>>> a = [0, 2]
>>> magic(a)
>>> a
[1, 2]

The magic function above behaves pretty C-ish, compare it with the following C code:

void magic(int x[]) {
    x[0] = 1;

int main() {
    int a[] = {0, 2};
    printf("{%d, %d}", a[0], a[1]); // {1, 2}

In python, types are classified into two categories:

  • Mutable types: list, dict, set, bytearray, etc.
  • Immutable types: int, float, bool, str, tuple, frozenset, bytes, etc.

Note that tuple is immutable, but it can contain mutable objects.

>>> a = ([], 2)
>>> b = a
>>> a[0].append(1)
>>> a
([1], 2)
>>> b
([1], 2)

is operator can be used to check whether two names refer to the same object. And == checks whether two objects are equal.

>>> a = [1, 2, 3]
>>> b = [1, 2, 3]
>>> c = a
>>> a == b  # True
>>> a == c  # True
>>> a is b  # False
>>> a is c  # True

In this case, a and b are two different objects that happened to hold the same value, while a and c are literally the same object.

Mutable objects can be used as dictionary keys, but immutable objects cannot.

>>> a = {[1, 2]: 0}  # TypeError: unhashable type: 'list'
>>> a = {(1, 2): 0}  # No error

Mutable default arguments are dangerous. Consider the following code:

>>> def f(x = []):
...     x.append(0)
...     return x
>>> f()
>>> f()
[0, 0]
>>> f()
[0, 0, 0]

The default argument x = [] is evaluated only once, when the function is defined. Thus, every time we call f(), we are actually appending 0 to the same list.


The nonlocal statement is used to indicate that a variable is defined in the parent's local scope. Consider the following code:

>>> n = 1
>>> def f():
...     n += 1
...     return n
>>> f()  # UnboundLocalError

The error is caused by the fact that n is not defined in the local scope of f. To fix this, we use nonlocal:

>>> n = 1
>>> def f():
...     nonlocal n
...     n += 1
...     return n
>>> f()
>>> n

Such statement is very useful for implementing closures.

>>> def make_inc(n):
...     def inc(k):
...         nonlocal n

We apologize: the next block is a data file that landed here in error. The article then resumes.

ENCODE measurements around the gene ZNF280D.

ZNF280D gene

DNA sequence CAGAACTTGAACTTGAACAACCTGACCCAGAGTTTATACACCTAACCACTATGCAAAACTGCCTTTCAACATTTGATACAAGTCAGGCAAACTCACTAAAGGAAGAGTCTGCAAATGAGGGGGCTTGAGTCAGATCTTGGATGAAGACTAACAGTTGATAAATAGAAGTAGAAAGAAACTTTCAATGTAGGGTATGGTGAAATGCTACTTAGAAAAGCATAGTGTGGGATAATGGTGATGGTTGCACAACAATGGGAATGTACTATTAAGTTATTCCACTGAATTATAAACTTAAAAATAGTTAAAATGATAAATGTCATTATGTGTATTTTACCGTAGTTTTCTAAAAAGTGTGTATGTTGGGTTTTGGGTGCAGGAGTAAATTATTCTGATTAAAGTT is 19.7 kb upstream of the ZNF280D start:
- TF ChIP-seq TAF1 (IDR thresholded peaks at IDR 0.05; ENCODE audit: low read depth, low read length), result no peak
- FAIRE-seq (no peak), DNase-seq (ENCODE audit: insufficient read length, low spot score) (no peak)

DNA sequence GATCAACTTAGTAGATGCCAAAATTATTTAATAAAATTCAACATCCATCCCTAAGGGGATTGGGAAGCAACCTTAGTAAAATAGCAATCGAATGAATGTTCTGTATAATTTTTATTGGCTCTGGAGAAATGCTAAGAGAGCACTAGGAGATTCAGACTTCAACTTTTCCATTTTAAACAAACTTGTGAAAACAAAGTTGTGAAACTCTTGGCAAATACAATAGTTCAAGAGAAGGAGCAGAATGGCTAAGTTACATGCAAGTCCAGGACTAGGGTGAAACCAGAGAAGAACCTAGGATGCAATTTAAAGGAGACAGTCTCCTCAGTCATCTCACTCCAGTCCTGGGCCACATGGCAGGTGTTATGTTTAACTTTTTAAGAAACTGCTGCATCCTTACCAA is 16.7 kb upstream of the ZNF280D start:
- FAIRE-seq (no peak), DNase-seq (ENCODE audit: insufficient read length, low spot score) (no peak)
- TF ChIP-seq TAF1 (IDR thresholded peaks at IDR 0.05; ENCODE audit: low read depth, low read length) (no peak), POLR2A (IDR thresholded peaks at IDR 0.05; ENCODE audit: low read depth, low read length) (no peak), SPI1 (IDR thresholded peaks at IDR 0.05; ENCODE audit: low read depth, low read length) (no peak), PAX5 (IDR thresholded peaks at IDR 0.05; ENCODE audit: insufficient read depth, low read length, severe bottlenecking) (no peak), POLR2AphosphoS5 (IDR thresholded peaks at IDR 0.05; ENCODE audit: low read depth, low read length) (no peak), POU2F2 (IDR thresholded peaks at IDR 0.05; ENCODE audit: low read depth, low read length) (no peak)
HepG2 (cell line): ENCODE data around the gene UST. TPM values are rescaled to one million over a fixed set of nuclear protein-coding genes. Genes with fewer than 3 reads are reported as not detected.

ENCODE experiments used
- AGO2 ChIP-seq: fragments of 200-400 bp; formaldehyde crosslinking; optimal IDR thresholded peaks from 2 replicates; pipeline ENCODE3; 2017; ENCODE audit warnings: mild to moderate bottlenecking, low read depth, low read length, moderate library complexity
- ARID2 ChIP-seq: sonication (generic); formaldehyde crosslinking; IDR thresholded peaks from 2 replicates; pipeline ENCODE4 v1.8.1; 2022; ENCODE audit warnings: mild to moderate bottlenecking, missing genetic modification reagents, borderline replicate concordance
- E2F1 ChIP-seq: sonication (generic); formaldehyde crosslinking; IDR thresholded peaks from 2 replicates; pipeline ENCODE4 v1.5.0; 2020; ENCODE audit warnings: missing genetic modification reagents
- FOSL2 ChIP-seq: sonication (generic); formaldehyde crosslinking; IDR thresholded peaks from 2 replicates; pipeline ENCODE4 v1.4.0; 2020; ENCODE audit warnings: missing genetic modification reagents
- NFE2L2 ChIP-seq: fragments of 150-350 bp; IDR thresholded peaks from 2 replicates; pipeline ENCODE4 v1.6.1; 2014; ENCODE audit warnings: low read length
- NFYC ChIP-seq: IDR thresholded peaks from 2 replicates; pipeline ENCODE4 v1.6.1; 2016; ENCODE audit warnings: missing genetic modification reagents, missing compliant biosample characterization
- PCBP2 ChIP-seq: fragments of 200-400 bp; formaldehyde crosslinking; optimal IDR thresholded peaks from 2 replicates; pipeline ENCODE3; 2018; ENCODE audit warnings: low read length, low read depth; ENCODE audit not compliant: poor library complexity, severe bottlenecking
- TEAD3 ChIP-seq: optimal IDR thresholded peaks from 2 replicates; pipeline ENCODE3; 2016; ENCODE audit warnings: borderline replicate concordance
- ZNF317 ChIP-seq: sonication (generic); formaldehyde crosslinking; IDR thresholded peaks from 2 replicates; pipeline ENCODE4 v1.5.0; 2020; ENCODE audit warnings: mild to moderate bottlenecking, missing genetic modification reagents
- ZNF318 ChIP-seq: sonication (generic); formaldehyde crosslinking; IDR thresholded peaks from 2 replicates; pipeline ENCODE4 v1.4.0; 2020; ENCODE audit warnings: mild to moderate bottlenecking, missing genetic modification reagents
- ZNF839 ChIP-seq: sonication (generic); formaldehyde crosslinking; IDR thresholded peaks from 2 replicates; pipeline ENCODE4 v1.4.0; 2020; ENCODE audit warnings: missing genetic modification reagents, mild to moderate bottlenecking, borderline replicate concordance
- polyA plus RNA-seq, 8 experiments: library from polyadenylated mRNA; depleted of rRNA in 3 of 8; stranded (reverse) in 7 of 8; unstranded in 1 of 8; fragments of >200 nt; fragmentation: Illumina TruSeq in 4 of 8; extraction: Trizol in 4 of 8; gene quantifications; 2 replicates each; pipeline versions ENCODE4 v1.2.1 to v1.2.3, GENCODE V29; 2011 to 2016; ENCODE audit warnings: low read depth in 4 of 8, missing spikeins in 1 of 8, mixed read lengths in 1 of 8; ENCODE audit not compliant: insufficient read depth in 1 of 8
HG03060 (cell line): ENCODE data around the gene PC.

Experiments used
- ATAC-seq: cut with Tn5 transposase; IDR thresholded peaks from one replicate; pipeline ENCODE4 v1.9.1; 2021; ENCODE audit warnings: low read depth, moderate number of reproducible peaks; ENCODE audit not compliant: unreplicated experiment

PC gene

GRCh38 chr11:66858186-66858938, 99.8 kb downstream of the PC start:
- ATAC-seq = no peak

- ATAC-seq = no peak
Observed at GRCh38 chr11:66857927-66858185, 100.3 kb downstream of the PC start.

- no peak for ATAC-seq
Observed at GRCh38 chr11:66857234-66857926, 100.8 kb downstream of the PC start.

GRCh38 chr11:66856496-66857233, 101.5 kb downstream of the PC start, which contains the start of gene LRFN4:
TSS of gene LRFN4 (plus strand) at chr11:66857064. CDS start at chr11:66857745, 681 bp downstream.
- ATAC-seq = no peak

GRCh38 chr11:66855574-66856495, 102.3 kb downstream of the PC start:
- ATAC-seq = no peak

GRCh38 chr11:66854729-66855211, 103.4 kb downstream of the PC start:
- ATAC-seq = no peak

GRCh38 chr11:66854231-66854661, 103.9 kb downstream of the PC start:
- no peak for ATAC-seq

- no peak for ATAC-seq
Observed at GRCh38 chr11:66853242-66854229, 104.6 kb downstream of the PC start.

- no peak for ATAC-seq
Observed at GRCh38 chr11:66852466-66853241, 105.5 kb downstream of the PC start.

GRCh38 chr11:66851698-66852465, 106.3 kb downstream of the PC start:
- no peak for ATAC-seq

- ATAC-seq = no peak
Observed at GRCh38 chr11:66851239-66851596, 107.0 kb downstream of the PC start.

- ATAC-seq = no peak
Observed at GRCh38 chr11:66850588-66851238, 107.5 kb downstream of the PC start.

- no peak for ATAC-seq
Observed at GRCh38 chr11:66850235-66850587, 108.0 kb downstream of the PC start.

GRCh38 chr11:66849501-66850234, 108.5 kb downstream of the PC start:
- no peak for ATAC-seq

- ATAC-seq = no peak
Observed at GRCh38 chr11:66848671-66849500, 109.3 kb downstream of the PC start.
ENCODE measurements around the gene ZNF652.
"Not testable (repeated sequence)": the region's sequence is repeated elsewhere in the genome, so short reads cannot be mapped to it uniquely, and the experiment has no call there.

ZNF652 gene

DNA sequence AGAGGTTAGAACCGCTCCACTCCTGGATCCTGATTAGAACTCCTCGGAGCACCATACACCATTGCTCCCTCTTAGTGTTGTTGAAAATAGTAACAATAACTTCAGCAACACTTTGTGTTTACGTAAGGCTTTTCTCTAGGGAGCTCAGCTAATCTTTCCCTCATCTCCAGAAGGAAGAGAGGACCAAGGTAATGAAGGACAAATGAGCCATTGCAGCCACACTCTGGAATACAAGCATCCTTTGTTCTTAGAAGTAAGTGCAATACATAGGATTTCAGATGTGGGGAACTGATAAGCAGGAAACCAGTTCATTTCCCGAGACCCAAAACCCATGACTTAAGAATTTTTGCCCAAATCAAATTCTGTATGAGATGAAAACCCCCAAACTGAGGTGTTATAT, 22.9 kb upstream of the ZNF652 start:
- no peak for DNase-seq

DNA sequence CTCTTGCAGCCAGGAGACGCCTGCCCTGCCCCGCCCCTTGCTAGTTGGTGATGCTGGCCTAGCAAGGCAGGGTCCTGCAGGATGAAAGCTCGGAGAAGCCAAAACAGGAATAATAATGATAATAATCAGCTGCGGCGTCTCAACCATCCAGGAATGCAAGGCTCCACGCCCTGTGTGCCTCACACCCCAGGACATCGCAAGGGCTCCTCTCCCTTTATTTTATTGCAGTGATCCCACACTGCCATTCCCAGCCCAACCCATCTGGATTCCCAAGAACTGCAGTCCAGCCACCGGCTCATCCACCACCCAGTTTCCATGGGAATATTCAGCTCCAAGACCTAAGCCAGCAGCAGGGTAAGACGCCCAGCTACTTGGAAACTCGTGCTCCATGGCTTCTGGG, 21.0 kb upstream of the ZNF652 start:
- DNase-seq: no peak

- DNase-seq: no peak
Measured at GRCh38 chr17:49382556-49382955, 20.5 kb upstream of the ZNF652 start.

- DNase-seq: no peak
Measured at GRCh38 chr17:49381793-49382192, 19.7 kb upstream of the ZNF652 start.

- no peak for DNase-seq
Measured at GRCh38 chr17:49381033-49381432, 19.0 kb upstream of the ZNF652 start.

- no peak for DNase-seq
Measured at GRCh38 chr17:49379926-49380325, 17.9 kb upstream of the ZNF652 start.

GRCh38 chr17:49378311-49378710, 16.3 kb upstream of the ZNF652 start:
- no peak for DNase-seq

...         n += k
...         return n
...     return inc
>>> inc = make_inc(0)
>>> inc(10)
>>> inc(10)
>>> inc(10)

Iterators & Generators


iter function takes an iterable object and returns an iterator. next function takes an iterator and returns the next item in the iterable object. When there's no more item, next raises a StopIteration exception.

>>> t = iter([1, 2])
>>> s = t
>>> next(t)
>>> next(s)  # Iterators are mutable. 
>>> next(t)  # StopIteration

Some built-in functions like map, filter, zip return iterators.

>>> t = map(lambda x: x ** 2, [1, 2, 3])
>>> next(t)
>>> next(t)
>>> next(t)
>>> next(t)  # StopIteration

Note that such functions are lazy, they don't compute the whole list at once. Instead, they compute the next item only when it's needed.

>>> def check(x):
...     print("Checking", x)
...     return x * x >= 10
>>> t = filter(check, range(6))  # No output yet
>>> next(t)
Checking 0
Checking 1
Checking 2
Checking 3
Checking 4
>>> next(t)
Checking 5
>>> next(t)  # StopIteration


A generator is a function that returns an iterator. It looks like a normal function, but it contains yield statements.

>>> def naturals():
...     n = 0
...     while True:
...         yield n
...         n += 1
>>> t = naturals()
>>> next(t)
>>> next(t)
>>> next(t)

Generators are also lazy. This is why naturals doesn't run into an infinite loop.

yield from is another special syntax that allows a generator to yield all values from another generator. You can consider it a syntax sugar for nested loops. For example,

yield from t

is equivalent to:

for x in t:
    yield x

HW 05 Q6: Remainder Generator

The homework HW 05 Q6: Remainder Generator asks us to implement remainders_generator. This is an easy task but it helps to understand iterators and generators.

remainders_generator takes in an integer m, and yields m different generators. The first generator is a generator of multiples of m, i.e. numbers where the remainder is 0. The second is a generator of natural numbers with remainder 1 when divided by m. The last generator yields natural numbers with remainder m - 1 when divided by m.

In short, remainders_generator yields all the congruence classes of m.

For instance, remainders_generator(4) should yield:

>>> for r in remainders_generator(4):
...     print([next(r) for _ in range(5)])
[4, 8, 12, 16, 20]
[1, 5, 9, 13, 17]
[2, 6, 10, 14, 18]
[3, 7, 11, 15, 19]

Here is my implementation:

def remainders_generator(m):
    def remainder(r):
        if r == 0: r += m
        while True:
            yield r
            r += m
    for r in range(m):
        yield remainder(r)


Scheme is a dialect of Lisp. For the syntax and language features, refer to Scheme notes.

The task is to build a Scheme interpreter, in python. I won't go into details here, but I'd like to note down some important parts.

Interpreting a piece of code follows the following procedures:

  1. Input
  2. Tokenize
  3. Parse
  4. Evaluate
  5. Print
Input = '(even? (* (+ 1 2) 3 4))'
Token = ['(', 'even?', '(', '*', '(', '+', '1', '2', ')', '3', '4', ')', ')']
Parsed = CallExpr(Name('even?'),
                     [Literal(1), Literal(2)]),
                 Literal(3), Literal(4)])])
Evaluation = True
Print = '#t'

Another thing to mention is that Scheme also have environment frames. When evaluating an expression, the current environment frame should be passed to the eval function.


I skipped this part since I would like to learn it systematically in database courses.

Last update: 2023-12-11
Created: 2023-11-14